2. Plaintiffs also argue that the trial court erred in granting summary judgment to Miller on their libel claim. Once again, we disagree.
A libel is "a false and malicious defamation of another, expressed in print [or] writing . . . , tending to injure the reputation of the person and exposing him to public hatred, contempt, or ridicule." OCGA 51-5-1
(a). To be actionable, the libel must be "published" -- i.e., communicated to a third party. 7
There is no question that the allegedly libelous sentence stating that plaintiffs "stole" Brown's taxes was published in the local newspaper. The issue, rather, is whether Miller published it. Plaintiffs have the burden of proving that he did so. 8
This case presents the question of what it means to "publish" a statement, in the context of the libel laws. We are aware of no Georgia cases examining precisely which actions a person must take to be labeled a "publisher." We have held, however, that "[p]ublication entails the ability to control the libel." 9
At a minimum, therefore, we think plaintiffs must prove that Miller exercised some control over the sentence containing the word "stolen" in the ad. Miller clearly could be liable if he wrote the offending sentence himself or directed someone else to write it, knowing that it would be printed. He could also be liable, perhaps, if he approved the sentence after someone else wrote it or if he paid for the article. But Miller cannot be liable for playing some lesser role -- such as contributing background information for the article or allowing Sams to use his office to write the ad and his employees to deliver it to the paper -- that did not entail controlling the content of the ad. This is especially true because the background information regarding the real estate transaction is not what is alleged to be libelous here; the alleged libel, rather, lies in the term used to describe that transaction.
With this framework in mind, we find that plaintiffs failed to present any evidence that Miller exercised the requisite degree of control. Sams testified unequivocally that she alone wrote the ad, including the word "stolen." Miller likewise testified that he did not write the ad. None of the evidence identified by plaintiffs contradicts this testimony or suggests that Miller had any control over the offending statement.
In support of their position, plaintiffs first point to the affidavit of John Trammell, who stated that he talked to Miller the day after the ad appeared in the paper and that Miller said he "and some others" were helping Sams write her political ads. But Trammel's affidavit does not say that Miller admitted to helping with the ad in question, much less the "stolen" sentence. Nor does the affidavit say whether the "help" of which Miller spoke involved any control over sentence construction or word choice, as opposed to merely generating ideas, providing logistical support, and the like.
Second, plaintiffs note that Miller was chairman of Sams' campaign committee, which paid for the ad. But plaintiffs have sued Miller individually, not as a representative of the committee, and they offer no rationale for holding him personally responsible for acts of the committee. Although the doctrine of respondeat superior applies in libel cases, so that a principal is liable for the libel committed by his employees in the scope of their employment, 10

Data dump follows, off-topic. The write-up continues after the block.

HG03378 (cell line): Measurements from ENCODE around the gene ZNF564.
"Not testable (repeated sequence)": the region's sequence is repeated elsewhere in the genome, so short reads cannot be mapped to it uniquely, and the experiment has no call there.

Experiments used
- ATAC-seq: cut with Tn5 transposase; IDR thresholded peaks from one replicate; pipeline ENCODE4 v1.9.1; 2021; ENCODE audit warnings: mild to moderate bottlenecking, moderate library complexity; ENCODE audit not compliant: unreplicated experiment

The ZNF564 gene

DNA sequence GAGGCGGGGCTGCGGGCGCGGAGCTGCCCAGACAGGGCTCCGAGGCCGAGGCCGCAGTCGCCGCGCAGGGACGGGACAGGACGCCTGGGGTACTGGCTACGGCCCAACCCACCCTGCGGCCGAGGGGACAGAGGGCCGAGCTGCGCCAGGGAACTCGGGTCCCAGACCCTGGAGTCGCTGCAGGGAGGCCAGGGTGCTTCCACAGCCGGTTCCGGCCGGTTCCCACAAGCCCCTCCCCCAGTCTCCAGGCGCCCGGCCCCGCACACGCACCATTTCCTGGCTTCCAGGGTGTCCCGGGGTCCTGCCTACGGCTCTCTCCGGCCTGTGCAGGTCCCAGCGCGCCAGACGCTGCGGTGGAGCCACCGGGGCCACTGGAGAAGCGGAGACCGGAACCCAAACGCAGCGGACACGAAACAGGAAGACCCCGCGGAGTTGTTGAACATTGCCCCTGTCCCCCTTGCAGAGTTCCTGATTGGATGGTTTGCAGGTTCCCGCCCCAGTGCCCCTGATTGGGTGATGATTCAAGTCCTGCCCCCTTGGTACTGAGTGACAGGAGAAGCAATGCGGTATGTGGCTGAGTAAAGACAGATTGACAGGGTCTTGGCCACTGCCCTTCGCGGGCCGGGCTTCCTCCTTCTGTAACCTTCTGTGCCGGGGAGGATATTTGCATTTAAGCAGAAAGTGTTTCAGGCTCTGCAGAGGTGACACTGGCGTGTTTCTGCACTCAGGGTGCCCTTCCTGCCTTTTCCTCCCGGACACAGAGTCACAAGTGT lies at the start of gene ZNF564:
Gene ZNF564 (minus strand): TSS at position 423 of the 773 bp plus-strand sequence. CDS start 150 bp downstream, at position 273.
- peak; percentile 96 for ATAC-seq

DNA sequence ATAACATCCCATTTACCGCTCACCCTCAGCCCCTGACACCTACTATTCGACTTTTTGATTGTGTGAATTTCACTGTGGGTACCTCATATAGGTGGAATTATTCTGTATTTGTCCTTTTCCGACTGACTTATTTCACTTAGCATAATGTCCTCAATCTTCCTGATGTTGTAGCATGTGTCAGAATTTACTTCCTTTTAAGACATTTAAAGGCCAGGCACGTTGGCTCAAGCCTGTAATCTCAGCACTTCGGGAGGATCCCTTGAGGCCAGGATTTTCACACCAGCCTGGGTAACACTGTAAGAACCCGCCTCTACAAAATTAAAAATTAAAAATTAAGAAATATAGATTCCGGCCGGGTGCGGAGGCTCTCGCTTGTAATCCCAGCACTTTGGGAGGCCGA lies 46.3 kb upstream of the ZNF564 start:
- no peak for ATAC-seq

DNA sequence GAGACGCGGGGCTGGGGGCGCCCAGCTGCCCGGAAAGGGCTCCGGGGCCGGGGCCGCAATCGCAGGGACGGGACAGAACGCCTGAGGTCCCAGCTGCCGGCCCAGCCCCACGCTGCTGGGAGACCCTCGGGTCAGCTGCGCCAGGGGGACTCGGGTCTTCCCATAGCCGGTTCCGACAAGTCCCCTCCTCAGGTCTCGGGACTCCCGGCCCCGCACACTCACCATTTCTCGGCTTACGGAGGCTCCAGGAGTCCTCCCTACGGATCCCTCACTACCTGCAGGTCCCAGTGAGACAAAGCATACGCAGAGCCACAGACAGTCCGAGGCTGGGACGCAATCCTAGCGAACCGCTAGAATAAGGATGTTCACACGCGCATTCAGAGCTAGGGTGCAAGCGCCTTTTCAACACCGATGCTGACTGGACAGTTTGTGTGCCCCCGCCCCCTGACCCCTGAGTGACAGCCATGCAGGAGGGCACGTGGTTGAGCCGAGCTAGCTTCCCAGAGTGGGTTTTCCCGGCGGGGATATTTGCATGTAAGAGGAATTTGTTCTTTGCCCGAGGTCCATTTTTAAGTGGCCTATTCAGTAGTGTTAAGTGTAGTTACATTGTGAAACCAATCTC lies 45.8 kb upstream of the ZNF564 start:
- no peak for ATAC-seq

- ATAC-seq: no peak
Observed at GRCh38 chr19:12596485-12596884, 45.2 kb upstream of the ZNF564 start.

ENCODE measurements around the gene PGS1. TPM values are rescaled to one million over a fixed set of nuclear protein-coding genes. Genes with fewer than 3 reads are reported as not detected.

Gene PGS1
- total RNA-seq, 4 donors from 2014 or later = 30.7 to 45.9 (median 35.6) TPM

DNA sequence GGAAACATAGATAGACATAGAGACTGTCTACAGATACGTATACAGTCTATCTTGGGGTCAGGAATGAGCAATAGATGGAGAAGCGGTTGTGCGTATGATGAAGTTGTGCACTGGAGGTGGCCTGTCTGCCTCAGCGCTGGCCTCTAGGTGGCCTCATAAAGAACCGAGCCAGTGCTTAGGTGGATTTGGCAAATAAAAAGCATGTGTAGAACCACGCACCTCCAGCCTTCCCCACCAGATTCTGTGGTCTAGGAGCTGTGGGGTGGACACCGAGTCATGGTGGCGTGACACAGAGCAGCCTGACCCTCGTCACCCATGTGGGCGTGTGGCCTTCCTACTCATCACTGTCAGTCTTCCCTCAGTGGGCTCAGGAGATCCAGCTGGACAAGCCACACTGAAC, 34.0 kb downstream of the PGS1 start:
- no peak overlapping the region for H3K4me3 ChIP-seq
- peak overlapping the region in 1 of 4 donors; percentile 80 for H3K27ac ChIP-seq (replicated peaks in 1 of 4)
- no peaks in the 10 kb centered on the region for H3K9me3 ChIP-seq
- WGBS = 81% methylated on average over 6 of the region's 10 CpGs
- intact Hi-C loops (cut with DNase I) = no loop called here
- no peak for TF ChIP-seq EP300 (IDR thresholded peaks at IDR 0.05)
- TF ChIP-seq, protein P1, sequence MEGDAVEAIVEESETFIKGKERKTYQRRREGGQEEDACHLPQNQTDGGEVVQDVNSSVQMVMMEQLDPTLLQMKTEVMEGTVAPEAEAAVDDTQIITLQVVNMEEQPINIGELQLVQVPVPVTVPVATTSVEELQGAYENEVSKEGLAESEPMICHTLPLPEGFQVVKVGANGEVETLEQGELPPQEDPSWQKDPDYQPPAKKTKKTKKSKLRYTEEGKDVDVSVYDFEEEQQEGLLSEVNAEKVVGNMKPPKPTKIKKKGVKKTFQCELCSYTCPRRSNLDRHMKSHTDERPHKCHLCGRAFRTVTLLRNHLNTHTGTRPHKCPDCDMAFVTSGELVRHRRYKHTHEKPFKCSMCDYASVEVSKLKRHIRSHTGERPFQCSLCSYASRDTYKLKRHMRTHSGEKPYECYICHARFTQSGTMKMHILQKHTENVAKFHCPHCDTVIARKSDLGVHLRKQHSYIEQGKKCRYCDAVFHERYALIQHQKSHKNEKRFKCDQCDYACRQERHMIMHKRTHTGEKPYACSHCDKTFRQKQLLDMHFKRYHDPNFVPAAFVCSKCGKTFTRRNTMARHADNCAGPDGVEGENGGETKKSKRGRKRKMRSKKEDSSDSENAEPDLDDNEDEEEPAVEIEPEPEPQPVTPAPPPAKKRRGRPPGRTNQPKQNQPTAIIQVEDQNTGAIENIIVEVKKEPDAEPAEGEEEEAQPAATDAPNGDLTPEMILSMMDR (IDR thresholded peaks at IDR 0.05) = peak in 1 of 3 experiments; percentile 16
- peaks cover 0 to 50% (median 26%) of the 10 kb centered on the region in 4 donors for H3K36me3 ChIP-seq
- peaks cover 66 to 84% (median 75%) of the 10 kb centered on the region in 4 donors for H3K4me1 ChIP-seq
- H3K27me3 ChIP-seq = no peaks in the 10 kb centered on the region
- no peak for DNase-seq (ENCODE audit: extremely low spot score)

plaintiffs essentially seek to hold the agent (Miller) liable for the acts of the principal (the campaign committee). We find no support for this theory of liability in logic or in case law. Moreover, we find no authority applying the respondeat superior rule in libel cases outside the employment context to unpaid volunteers like Miller.
Third, plaintiffs argue that Miller provided Sams with office space and clerical help and that someone in his office took the finalized ad to the newspaper. As discussed above, however, this kind of logistical help does not show that Miller exercised control over -- or was even aware of -- the content of Sams' campaign ads and therefore cannot render him liable.
Fourth, plaintiffs point out that Miller gave Sams information about Brown and acted as a liaison between Sams and Brown. While this evidence suggests that Miller may have helped shape Sams' views about Brown's situation and plaintiffs' role therein, it does not signal that Miller controlled the ad's content, including the reference to stealing. We again point out that the only evidence in the record as to the source of the word "stolen" is Sams' testimony that she chose it after consulting a dictionary. Sams also testified that Miller never told her that plaintiffs stole Brown's taxes.
Finally, plaintiffs assert that had the trial court granted their motion to compel and forced Miller to answer the questions on which he claimed attorney-client privilege, they would have evidence that Miller published the offending sentence of the ad. As explained above, however, the trial court acted within its discretion in denying the motion to compel. Plaintiffs therefore were not entitled to this additional discovery.
In the absence of any evidence that Miller wrote or exercised control over the "stolen" sentence in the ad, defendants were entitled to summary judgment. 11
Edwin Marger, for appellees.